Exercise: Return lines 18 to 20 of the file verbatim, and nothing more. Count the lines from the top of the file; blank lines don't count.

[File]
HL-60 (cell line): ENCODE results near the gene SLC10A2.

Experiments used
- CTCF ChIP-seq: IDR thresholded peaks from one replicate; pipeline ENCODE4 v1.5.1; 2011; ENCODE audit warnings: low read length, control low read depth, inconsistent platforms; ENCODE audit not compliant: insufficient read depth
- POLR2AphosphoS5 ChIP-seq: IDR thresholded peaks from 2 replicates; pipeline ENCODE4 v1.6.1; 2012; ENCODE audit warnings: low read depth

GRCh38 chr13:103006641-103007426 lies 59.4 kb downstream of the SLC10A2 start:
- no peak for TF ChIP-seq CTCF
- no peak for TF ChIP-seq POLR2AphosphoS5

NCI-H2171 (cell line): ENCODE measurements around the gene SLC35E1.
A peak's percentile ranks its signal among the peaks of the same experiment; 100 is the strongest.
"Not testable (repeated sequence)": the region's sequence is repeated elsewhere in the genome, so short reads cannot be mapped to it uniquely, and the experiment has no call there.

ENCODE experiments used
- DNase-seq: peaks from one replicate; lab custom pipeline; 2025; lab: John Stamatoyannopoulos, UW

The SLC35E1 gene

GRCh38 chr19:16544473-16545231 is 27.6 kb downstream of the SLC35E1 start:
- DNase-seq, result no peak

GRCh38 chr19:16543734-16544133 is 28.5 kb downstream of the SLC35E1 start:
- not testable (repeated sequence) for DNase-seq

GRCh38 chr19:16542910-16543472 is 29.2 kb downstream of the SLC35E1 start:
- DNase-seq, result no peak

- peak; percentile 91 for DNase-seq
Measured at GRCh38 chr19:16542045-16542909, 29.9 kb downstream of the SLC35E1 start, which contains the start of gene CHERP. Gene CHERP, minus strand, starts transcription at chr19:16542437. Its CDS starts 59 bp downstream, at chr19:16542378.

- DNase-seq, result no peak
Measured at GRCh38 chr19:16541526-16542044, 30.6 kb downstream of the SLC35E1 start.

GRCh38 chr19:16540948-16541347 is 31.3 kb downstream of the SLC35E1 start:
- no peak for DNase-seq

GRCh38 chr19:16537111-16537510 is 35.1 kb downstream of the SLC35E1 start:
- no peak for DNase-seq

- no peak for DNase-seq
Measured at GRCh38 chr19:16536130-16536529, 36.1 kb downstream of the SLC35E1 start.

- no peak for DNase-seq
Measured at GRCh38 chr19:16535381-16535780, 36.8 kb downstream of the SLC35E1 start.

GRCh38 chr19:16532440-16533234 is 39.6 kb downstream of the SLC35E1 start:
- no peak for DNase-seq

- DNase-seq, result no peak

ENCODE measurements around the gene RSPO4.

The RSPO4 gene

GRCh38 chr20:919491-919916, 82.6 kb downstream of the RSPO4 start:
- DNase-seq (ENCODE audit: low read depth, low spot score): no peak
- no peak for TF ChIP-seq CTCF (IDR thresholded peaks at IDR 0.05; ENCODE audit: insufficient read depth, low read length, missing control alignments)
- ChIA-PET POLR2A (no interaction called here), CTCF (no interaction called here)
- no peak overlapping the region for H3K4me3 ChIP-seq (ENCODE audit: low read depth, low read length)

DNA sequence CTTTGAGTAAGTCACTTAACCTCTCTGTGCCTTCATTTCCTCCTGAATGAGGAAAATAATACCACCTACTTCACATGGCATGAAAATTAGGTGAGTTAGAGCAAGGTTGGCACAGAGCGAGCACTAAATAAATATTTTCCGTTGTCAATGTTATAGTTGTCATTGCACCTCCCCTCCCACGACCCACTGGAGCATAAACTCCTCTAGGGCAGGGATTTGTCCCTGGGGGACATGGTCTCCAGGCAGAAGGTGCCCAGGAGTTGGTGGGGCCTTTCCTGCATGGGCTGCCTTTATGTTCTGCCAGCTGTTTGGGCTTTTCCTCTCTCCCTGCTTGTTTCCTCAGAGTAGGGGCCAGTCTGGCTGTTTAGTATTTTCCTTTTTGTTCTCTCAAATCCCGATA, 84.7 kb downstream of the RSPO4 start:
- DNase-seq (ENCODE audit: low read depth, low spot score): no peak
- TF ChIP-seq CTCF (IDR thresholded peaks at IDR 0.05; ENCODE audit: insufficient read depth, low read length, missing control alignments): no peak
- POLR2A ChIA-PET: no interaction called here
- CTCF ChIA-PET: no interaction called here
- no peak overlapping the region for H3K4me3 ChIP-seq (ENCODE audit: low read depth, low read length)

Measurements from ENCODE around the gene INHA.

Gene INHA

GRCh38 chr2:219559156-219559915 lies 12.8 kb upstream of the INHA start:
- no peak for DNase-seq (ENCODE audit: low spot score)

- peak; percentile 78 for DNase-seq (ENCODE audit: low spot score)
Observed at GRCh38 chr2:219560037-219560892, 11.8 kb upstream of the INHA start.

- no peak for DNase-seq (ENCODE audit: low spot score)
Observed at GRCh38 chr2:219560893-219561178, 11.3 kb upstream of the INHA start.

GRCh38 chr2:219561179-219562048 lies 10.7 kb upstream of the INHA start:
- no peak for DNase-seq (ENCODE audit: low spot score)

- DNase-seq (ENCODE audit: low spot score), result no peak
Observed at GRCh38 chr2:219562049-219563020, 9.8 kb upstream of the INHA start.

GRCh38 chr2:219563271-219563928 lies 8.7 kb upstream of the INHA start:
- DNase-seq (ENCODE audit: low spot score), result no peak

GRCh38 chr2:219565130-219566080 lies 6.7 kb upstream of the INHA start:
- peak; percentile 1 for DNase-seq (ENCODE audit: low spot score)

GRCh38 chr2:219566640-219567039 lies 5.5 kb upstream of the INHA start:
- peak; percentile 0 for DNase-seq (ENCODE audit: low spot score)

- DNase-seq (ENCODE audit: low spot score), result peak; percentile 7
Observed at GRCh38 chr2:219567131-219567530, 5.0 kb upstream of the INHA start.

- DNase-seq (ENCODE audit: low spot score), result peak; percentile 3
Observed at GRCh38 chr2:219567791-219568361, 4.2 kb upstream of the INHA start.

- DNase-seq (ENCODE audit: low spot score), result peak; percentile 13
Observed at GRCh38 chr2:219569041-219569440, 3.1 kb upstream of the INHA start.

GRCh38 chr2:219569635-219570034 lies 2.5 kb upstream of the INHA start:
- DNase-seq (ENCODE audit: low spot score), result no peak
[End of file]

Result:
GRCh38 chr19:16542910-16543472 is 29.2 kb downstream of the SLC35E1 start:
- DNase-seq, result no peak

- peak; percentile 91 for DNase-seq